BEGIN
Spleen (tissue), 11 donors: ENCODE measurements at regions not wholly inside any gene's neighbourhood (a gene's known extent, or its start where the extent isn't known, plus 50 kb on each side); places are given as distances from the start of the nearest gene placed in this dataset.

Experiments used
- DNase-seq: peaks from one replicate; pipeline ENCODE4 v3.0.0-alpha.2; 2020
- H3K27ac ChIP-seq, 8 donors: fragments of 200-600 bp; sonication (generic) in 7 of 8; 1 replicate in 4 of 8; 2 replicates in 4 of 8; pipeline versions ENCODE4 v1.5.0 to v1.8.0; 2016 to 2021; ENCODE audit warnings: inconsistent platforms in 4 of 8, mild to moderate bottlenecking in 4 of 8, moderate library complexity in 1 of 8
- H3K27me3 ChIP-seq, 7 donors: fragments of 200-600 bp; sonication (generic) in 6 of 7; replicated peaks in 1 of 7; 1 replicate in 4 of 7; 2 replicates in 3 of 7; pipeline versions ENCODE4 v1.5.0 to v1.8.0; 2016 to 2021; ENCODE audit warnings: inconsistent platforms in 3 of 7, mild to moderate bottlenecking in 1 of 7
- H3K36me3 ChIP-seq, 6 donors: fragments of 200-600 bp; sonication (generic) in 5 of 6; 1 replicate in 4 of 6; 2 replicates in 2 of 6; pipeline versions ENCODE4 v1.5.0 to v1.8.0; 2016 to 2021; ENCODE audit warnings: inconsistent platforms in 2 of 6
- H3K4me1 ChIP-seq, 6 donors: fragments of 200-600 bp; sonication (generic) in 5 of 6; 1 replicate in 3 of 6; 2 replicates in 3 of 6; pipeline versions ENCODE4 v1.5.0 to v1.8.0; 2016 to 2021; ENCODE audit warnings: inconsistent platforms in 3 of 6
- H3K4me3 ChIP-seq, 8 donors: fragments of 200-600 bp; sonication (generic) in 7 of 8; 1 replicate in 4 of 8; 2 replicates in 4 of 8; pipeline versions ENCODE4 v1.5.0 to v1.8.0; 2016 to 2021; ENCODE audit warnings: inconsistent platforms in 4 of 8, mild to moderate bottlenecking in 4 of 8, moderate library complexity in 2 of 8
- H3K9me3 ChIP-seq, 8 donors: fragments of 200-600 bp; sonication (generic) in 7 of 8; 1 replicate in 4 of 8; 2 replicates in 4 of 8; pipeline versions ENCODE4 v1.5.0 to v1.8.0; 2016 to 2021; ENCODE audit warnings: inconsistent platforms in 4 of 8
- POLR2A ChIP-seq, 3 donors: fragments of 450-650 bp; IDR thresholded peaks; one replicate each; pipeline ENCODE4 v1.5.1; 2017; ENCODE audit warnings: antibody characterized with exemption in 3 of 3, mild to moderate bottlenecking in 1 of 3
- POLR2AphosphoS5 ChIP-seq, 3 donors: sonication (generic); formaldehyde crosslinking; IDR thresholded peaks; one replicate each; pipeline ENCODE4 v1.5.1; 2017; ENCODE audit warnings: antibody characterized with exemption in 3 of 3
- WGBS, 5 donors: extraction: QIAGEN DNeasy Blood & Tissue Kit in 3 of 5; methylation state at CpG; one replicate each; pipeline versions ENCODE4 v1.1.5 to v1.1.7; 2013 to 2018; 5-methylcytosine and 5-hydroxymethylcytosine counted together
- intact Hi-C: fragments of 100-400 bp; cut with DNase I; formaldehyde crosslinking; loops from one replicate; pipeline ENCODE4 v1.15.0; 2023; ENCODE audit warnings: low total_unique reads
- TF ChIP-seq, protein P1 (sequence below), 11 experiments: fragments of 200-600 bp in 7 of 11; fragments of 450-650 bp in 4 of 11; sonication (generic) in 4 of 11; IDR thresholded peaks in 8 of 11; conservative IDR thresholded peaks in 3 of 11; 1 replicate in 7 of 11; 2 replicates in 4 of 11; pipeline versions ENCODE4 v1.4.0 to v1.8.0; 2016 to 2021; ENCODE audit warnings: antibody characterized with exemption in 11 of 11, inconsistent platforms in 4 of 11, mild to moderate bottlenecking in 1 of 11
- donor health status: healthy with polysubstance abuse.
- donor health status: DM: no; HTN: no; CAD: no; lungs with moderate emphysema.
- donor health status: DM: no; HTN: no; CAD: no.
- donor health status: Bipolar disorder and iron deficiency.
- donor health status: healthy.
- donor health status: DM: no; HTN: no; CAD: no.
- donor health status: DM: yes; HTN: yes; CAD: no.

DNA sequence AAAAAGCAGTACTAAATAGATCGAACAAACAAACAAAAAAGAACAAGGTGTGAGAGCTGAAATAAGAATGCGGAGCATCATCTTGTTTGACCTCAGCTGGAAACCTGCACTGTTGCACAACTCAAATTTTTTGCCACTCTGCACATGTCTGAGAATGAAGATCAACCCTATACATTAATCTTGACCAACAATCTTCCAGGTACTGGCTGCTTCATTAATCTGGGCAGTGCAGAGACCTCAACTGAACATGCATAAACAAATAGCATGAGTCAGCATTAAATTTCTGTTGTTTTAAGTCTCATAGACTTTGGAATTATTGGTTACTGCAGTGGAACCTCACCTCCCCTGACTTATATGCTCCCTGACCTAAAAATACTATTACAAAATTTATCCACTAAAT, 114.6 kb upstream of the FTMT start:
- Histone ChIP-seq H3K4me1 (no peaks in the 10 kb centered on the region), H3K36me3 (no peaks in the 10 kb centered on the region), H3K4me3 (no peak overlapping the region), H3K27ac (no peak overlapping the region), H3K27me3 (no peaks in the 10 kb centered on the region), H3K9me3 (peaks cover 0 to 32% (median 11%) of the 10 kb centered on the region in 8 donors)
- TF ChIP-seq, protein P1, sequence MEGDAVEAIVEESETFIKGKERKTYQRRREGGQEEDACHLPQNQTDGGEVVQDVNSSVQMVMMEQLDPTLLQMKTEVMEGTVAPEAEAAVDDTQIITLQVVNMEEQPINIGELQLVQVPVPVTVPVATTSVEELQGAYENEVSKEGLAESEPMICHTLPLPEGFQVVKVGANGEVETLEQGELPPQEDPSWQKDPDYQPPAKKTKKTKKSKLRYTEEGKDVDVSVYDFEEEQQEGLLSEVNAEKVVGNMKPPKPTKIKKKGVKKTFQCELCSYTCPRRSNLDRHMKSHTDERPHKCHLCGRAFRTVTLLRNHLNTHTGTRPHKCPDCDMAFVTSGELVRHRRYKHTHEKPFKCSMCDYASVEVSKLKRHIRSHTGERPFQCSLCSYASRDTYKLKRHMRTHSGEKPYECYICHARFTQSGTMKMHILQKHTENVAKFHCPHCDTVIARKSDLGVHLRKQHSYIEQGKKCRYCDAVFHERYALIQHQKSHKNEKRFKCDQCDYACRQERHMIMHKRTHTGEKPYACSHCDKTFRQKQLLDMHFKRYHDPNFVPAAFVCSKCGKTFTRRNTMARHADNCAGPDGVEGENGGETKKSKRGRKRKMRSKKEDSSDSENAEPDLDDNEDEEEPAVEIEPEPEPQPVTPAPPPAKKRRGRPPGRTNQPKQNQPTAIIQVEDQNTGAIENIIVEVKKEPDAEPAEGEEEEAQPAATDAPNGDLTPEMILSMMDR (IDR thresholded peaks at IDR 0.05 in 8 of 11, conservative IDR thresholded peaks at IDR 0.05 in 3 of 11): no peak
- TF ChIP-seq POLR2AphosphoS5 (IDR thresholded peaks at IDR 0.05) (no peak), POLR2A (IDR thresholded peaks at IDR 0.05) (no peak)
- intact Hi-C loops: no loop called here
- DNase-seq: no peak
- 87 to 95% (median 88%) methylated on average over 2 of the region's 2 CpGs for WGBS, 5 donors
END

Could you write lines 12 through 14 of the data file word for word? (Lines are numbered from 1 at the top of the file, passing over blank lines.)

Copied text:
- WGBS, 5 donors: extraction: QIAGEN DNeasy Blood & Tissue Kit in 3 of 5; methylation state at CpG; one replicate each; pipeline versions ENCODE4 v1.1.5 to v1.1.7; 2013 to 2018; 5-methylcytosine and 5-hydroxymethylcytosine counted together
- intact Hi-C: fragments of 100-400 bp; cut with DNase I; formaldehyde crosslinking; loops from one replicate; pipeline ENCODE4 v1.15.0; 2023; ENCODE audit warnings: low total_unique reads
- TF ChIP-seq, protein P1 (sequence below), 11 experiments: fragments of 200-600 bp in 7 of 11; fragments of 450-650 bp in 4 of 11; sonication (generic) in 4 of 11; IDR thresholded peaks in 8 of 11; conservative IDR thresholded peaks in 3 of 11; 1 replicate in 7 of 11; 2 replicates in 4 of 11; pipeline versions ENCODE4 v1.4.0 to v1.8.0; 2016 to 2021; ENCODE audit warnings: antibody characterized with exemption in 11 of 11, inconsistent platforms in 4 of 11, mild to moderate bottlenecking in 1 of 11